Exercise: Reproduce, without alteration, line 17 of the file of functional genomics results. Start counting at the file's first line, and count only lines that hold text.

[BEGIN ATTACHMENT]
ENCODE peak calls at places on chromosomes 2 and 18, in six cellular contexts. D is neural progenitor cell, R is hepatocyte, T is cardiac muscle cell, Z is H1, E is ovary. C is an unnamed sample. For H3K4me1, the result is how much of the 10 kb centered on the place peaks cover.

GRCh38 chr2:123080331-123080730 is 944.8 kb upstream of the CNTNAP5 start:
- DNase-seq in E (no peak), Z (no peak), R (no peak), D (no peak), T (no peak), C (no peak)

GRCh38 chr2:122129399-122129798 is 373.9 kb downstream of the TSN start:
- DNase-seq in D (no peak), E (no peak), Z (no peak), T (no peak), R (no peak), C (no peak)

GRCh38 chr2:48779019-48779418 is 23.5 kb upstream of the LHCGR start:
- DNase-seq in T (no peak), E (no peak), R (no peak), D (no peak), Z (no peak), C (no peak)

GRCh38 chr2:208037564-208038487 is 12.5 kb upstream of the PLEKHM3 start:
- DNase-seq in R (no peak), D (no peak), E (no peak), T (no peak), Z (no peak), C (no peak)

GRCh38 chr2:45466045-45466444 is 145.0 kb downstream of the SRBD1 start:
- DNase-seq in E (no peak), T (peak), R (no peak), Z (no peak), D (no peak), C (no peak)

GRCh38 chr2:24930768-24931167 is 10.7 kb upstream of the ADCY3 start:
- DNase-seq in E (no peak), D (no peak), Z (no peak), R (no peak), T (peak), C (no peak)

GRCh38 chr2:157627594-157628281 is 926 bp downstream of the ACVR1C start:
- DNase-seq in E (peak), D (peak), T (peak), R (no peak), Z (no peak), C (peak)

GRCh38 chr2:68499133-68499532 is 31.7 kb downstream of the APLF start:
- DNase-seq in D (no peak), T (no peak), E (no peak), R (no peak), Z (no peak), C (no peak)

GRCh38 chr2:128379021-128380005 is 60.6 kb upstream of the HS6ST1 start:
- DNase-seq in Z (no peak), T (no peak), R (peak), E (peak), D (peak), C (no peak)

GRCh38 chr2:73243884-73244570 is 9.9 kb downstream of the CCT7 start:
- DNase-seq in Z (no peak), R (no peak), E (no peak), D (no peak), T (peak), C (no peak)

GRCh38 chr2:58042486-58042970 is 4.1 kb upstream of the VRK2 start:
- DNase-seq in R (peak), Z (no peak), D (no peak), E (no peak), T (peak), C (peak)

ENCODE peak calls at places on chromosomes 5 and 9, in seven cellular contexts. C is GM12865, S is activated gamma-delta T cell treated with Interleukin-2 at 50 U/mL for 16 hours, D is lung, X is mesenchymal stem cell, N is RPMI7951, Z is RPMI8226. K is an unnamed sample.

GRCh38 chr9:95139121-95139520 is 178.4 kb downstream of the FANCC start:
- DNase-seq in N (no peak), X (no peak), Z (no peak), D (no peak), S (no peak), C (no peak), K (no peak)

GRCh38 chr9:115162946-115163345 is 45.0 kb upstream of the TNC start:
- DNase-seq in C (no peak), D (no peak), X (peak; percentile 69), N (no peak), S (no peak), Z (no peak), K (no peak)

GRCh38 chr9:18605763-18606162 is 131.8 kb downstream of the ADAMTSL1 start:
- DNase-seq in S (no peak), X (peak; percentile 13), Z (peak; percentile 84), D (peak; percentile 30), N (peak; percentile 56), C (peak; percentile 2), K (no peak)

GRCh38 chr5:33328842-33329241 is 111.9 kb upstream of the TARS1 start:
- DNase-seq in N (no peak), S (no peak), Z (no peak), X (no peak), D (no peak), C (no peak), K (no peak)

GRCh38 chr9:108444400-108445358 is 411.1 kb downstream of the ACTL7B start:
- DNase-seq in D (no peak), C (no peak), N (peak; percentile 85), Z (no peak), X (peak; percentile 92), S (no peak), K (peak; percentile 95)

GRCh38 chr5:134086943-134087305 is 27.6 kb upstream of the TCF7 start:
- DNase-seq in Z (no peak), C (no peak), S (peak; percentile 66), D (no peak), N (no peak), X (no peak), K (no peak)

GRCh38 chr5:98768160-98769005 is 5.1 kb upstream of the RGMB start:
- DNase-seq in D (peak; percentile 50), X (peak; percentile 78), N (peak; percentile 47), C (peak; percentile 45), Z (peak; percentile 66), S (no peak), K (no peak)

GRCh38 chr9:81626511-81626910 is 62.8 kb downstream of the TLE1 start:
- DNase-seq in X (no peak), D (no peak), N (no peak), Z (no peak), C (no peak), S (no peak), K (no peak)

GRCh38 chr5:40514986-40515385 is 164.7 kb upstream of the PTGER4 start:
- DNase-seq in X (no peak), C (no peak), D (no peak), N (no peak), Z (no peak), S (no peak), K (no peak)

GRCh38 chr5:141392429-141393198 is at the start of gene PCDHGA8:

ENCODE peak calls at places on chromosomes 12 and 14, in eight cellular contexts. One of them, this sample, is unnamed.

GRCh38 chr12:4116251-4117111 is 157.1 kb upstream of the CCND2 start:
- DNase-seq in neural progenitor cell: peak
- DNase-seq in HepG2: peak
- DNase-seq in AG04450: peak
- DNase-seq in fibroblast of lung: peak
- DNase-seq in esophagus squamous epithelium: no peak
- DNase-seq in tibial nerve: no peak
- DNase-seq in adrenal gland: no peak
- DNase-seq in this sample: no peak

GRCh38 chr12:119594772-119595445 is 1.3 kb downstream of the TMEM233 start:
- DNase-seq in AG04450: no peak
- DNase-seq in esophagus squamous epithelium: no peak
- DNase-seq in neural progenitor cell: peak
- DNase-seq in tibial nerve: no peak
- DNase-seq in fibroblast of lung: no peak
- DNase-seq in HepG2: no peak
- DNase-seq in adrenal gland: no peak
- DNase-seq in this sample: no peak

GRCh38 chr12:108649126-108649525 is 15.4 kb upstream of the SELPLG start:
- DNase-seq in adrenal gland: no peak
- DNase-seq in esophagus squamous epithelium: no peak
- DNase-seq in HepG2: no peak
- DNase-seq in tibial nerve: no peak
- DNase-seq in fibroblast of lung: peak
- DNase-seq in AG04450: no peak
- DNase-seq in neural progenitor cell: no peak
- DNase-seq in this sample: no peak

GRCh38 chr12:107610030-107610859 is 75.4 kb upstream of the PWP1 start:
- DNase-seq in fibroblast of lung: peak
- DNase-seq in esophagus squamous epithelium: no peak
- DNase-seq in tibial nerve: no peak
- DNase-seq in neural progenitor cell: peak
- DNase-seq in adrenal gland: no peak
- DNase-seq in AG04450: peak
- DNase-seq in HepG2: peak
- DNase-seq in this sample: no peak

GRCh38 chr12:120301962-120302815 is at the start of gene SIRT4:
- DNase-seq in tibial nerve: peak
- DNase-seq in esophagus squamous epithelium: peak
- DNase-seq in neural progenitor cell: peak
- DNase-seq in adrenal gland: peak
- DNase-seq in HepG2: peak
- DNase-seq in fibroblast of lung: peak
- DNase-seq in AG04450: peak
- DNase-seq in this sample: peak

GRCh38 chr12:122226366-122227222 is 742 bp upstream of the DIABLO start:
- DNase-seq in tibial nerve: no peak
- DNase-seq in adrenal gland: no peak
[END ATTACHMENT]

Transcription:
- DNase-seq in D (no peak), T (no peak), E (no peak), R (no peak), Z (no peak), C (no peak)